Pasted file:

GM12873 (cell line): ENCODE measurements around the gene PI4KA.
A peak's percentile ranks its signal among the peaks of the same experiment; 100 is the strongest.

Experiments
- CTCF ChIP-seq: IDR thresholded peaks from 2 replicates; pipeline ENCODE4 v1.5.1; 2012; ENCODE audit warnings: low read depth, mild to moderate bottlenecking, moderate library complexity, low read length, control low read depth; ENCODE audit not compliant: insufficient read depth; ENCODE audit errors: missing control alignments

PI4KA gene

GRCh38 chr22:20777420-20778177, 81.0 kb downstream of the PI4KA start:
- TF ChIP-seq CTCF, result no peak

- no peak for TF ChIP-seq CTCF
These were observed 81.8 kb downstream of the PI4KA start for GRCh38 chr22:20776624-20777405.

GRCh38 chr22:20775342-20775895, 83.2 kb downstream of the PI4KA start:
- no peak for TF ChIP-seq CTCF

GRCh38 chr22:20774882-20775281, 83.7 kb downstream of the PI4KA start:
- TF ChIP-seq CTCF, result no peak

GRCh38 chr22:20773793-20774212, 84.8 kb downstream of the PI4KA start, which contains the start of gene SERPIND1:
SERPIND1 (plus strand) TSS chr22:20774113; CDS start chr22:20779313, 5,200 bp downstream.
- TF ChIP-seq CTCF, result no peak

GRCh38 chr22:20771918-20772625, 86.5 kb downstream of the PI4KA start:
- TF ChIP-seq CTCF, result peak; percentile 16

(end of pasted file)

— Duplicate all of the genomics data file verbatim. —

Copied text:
GM12873 (cell line): ENCODE measurements around the gene PI4KA.
A peak's percentile ranks its signal among the peaks of the same experiment; 100 is the strongest.

Experiments
- CTCF ChIP-seq: IDR thresholded peaks from 2 replicates; pipeline ENCODE4 v1.5.1; 2012; ENCODE audit warnings: low read depth, mild to moderate bottlenecking, moderate library complexity, low read length, control low read depth; ENCODE audit not compliant: insufficient read depth; ENCODE audit errors: missing control alignments

PI4KA gene

GRCh38 chr22:20777420-20778177, 81.0 kb downstream of the PI4KA start:
- TF ChIP-seq CTCF, result no peak

- no peak for TF ChIP-seq CTCF
These were observed 81.8 kb downstream of the PI4KA start for GRCh38 chr22:20776624-20777405.

GRCh38 chr22:20775342-20775895, 83.2 kb downstream of the PI4KA start:
- no peak for TF ChIP-seq CTCF

GRCh38 chr22:20774882-20775281, 83.7 kb downstream of the PI4KA start:
- TF ChIP-seq CTCF, result no peak

GRCh38 chr22:20773793-20774212, 84.8 kb downstream of the PI4KA start, which contains the start of gene SERPIND1:
SERPIND1 (plus strand) TSS chr22:20774113; CDS start chr22:20779313, 5,200 bp downstream.
- TF ChIP-seq CTCF, result no peak

GRCh38 chr22:20771918-20772625, 86.5 kb downstream of the PI4KA start:
- TF ChIP-seq CTCF, result peak; percentile 16